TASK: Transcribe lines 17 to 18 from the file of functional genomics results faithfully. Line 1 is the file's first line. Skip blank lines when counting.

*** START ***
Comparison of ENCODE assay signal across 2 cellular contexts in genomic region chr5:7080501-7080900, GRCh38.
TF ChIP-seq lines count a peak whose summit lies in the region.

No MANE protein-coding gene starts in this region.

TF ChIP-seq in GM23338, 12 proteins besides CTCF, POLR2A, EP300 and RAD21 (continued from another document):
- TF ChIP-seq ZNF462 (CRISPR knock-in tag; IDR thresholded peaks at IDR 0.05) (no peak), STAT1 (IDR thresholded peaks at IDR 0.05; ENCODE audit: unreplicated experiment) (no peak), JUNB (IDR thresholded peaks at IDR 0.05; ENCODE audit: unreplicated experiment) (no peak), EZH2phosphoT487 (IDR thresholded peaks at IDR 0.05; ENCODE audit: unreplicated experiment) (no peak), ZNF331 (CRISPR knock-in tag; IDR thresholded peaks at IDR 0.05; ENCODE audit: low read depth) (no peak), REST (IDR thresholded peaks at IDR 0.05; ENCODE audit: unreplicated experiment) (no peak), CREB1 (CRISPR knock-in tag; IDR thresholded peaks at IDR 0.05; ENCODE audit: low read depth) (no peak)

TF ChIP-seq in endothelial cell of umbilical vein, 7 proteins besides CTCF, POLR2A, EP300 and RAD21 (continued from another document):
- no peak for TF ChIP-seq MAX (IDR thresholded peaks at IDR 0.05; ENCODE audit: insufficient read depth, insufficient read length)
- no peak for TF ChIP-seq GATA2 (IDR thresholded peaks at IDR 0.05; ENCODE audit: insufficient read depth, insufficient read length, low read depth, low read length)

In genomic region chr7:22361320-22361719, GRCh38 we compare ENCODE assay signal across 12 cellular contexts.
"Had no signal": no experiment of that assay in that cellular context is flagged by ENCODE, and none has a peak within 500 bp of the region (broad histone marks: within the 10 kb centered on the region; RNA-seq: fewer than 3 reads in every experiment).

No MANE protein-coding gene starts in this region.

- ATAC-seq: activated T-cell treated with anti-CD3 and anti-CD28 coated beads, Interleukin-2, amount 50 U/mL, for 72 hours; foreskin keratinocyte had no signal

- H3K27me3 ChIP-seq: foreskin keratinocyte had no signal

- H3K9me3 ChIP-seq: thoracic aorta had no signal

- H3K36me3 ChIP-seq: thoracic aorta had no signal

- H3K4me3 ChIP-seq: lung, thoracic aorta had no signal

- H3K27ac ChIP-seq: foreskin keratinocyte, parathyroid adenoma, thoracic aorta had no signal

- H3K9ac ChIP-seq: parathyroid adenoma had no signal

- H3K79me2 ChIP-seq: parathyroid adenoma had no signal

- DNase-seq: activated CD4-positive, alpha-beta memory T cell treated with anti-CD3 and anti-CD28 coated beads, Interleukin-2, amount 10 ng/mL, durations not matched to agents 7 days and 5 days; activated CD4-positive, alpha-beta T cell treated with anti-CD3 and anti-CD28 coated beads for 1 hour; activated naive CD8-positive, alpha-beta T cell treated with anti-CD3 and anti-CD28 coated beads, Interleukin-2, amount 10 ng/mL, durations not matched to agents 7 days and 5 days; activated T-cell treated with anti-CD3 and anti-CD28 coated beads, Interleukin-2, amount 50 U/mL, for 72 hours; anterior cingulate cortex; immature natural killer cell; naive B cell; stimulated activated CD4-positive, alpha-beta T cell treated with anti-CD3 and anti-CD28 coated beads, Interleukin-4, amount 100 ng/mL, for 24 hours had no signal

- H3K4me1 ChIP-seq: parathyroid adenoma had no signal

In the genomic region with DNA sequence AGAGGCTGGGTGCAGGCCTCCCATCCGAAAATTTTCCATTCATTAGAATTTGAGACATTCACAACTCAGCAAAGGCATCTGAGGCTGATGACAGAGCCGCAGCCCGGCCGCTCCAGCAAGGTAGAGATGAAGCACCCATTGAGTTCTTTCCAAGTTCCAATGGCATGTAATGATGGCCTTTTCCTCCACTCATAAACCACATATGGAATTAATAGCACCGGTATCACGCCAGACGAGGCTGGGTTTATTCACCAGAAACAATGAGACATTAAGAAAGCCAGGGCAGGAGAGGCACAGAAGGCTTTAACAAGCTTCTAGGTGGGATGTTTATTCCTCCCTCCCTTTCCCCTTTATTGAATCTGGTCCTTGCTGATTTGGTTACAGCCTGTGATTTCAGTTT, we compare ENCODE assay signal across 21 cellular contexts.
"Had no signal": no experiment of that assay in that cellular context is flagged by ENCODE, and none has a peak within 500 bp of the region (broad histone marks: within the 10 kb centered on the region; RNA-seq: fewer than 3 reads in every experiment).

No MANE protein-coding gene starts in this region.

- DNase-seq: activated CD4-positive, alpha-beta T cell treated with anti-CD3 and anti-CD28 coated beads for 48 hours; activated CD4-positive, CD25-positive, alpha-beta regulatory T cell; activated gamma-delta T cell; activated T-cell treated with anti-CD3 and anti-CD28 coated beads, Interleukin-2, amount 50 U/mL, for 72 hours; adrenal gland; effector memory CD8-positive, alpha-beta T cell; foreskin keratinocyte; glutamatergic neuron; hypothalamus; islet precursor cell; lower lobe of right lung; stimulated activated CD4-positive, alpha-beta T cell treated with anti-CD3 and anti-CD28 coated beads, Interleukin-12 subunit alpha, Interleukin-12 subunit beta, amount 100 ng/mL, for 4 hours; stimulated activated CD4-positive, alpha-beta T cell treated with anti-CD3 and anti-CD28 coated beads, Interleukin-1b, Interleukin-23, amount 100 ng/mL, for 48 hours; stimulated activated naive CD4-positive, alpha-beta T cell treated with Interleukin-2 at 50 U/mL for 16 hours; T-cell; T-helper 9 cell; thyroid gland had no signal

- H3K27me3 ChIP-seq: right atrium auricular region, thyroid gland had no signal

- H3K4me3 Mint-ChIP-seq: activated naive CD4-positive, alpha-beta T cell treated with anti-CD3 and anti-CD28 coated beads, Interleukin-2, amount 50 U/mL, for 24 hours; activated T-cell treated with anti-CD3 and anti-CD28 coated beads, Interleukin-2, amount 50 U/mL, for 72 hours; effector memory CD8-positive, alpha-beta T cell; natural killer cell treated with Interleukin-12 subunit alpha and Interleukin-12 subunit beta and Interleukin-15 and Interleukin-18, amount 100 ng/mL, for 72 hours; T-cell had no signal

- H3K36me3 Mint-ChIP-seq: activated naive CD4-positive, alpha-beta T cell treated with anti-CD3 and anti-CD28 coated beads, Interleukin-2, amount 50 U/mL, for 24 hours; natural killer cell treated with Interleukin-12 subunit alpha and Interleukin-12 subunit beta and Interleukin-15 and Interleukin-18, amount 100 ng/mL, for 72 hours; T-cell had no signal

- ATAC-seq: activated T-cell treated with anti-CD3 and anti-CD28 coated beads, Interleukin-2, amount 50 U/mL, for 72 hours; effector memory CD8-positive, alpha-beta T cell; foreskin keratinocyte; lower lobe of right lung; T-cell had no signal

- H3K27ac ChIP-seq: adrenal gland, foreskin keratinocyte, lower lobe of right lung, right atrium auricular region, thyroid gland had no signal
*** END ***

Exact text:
- H3K27ac ChIP-seq: foreskin keratinocyte, parathyroid adenoma, thoracic aorta had no signal

- H3K9ac ChIP-seq: parathyroid adenoma had no signal